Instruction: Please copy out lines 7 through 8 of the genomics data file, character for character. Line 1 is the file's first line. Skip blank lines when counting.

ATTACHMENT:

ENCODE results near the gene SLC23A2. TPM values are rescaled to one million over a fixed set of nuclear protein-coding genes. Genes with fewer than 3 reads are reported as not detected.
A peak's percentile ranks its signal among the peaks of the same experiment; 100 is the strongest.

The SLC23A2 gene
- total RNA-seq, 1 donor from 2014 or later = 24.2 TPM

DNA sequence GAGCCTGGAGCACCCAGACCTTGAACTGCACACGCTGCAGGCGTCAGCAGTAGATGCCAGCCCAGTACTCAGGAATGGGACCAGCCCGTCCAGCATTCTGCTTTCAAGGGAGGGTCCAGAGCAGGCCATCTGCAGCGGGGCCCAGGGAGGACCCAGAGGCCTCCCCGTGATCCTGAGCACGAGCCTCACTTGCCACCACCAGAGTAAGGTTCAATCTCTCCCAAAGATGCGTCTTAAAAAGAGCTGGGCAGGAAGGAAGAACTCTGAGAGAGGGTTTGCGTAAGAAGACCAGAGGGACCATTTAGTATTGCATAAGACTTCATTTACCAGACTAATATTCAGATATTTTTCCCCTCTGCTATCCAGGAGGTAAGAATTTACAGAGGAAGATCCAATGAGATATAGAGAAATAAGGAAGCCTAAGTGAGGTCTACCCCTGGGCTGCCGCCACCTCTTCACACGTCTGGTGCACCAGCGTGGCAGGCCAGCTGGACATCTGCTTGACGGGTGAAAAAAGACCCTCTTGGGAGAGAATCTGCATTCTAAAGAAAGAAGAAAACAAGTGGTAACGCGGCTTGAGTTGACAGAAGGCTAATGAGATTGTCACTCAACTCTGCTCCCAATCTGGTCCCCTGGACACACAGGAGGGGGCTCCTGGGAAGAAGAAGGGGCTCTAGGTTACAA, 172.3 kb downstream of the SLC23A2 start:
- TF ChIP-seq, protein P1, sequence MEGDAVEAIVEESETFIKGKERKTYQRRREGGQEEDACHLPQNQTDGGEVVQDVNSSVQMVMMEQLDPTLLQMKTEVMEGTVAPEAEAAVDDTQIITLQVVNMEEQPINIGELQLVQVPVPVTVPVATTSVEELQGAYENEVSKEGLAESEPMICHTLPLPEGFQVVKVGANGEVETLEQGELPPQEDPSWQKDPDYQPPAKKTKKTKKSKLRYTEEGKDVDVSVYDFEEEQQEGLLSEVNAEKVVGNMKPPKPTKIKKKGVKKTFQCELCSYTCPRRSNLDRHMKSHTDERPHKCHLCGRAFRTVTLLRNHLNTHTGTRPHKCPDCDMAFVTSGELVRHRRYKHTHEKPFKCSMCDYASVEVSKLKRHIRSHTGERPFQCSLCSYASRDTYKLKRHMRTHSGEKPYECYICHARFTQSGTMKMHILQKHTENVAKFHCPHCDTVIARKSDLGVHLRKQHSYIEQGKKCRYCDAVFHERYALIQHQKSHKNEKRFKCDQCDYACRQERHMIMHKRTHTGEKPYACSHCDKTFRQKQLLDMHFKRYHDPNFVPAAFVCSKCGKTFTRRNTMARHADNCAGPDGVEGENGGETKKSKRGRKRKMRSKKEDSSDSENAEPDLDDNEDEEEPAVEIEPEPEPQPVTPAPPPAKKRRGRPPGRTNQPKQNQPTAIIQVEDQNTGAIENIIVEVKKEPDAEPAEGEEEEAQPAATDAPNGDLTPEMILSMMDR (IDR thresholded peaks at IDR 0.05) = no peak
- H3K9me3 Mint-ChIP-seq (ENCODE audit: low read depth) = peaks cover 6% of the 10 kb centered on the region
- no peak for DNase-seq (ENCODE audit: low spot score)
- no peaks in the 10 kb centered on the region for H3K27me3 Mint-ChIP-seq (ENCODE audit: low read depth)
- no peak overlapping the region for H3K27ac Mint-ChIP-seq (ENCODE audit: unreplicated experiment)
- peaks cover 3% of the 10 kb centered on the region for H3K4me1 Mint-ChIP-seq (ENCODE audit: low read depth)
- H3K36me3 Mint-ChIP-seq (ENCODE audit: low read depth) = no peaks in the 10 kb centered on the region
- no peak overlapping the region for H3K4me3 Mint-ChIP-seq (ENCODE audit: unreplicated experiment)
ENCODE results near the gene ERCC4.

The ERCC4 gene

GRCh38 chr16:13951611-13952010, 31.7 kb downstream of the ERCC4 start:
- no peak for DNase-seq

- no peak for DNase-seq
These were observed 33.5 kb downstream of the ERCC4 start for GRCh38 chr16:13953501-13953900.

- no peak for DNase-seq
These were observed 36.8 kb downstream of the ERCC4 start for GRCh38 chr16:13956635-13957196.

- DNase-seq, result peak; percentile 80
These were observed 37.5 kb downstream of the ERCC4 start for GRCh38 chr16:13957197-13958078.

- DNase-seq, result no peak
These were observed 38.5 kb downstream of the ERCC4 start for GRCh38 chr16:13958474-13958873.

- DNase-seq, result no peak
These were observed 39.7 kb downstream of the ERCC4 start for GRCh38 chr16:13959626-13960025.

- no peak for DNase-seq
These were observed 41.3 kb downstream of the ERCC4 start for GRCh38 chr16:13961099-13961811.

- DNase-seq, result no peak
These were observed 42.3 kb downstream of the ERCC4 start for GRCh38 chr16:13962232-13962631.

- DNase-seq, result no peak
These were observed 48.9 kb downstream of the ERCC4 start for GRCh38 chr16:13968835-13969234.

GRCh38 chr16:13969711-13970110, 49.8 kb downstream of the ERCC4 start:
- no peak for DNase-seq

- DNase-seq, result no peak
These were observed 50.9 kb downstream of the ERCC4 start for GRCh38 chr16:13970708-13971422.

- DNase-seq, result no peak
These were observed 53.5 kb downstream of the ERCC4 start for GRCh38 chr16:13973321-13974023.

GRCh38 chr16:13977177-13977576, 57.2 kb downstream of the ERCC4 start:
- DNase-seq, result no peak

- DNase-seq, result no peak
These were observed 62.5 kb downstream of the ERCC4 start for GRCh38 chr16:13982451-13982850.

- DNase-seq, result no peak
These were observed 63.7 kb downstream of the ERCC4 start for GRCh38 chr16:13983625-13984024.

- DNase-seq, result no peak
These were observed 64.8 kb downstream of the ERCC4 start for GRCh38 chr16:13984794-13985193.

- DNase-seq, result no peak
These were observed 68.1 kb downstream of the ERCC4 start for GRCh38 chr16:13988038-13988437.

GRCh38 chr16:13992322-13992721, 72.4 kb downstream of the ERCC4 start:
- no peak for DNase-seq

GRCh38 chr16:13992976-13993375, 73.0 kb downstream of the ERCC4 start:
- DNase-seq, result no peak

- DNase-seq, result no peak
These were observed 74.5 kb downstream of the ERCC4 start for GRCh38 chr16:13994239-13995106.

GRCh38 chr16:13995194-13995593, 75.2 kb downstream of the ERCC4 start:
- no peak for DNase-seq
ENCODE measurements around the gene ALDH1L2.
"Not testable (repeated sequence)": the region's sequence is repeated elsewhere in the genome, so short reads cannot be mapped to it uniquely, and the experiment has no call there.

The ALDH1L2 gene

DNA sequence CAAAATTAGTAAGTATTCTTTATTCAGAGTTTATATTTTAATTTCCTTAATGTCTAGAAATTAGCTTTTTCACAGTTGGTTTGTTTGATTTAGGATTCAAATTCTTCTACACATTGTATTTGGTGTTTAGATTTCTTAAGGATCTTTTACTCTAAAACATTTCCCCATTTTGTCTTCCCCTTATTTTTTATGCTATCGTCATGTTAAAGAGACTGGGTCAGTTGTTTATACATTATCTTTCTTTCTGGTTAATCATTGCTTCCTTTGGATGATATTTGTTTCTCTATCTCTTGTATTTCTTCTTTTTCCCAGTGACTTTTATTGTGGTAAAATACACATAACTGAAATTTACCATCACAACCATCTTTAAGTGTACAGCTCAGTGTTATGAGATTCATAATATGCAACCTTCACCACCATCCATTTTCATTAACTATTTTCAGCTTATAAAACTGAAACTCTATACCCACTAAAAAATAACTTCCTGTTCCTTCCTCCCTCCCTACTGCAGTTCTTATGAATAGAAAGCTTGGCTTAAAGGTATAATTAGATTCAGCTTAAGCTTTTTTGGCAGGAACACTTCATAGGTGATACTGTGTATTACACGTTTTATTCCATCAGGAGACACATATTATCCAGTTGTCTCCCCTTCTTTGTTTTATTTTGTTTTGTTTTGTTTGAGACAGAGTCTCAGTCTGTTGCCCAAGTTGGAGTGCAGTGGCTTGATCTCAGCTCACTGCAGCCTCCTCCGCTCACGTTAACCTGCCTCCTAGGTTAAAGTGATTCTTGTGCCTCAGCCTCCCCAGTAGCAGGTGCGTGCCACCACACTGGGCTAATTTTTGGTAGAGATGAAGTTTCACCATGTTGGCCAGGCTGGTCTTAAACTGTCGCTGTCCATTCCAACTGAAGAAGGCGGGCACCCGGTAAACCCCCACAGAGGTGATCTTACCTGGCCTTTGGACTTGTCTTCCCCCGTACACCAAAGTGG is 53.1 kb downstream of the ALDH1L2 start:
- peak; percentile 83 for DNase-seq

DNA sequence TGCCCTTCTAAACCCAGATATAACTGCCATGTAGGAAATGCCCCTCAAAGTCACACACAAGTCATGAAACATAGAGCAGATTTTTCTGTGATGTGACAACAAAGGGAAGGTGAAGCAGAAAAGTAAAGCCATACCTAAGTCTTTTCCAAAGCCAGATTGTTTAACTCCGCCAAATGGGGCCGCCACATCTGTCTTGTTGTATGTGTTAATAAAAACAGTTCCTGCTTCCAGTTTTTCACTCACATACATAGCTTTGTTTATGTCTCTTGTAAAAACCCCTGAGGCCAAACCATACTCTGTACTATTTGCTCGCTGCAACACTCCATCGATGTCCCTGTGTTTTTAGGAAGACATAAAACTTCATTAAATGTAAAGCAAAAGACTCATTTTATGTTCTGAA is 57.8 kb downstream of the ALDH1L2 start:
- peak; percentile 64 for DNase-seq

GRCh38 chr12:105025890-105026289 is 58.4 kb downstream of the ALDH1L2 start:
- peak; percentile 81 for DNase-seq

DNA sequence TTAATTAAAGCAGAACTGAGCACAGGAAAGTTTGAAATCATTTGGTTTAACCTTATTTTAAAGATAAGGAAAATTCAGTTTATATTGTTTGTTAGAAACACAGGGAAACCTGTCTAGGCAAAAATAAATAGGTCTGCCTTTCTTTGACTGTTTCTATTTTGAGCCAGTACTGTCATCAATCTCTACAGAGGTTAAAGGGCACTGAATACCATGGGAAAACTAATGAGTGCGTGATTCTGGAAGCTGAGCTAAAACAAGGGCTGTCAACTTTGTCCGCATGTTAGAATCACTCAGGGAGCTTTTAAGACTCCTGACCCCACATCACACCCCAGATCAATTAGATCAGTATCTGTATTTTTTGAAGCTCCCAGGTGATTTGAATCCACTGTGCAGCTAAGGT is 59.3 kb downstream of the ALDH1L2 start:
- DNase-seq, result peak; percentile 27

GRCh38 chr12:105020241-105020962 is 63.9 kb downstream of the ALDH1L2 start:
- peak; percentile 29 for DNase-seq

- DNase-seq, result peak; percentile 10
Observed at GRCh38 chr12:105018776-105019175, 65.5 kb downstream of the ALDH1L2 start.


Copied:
- H3K9me3 Mint-ChIP-seq (ENCODE audit: low read depth) = peaks cover 6% of the 10 kb centered on the region
- no peak for DNase-seq (ENCODE audit: low spot score)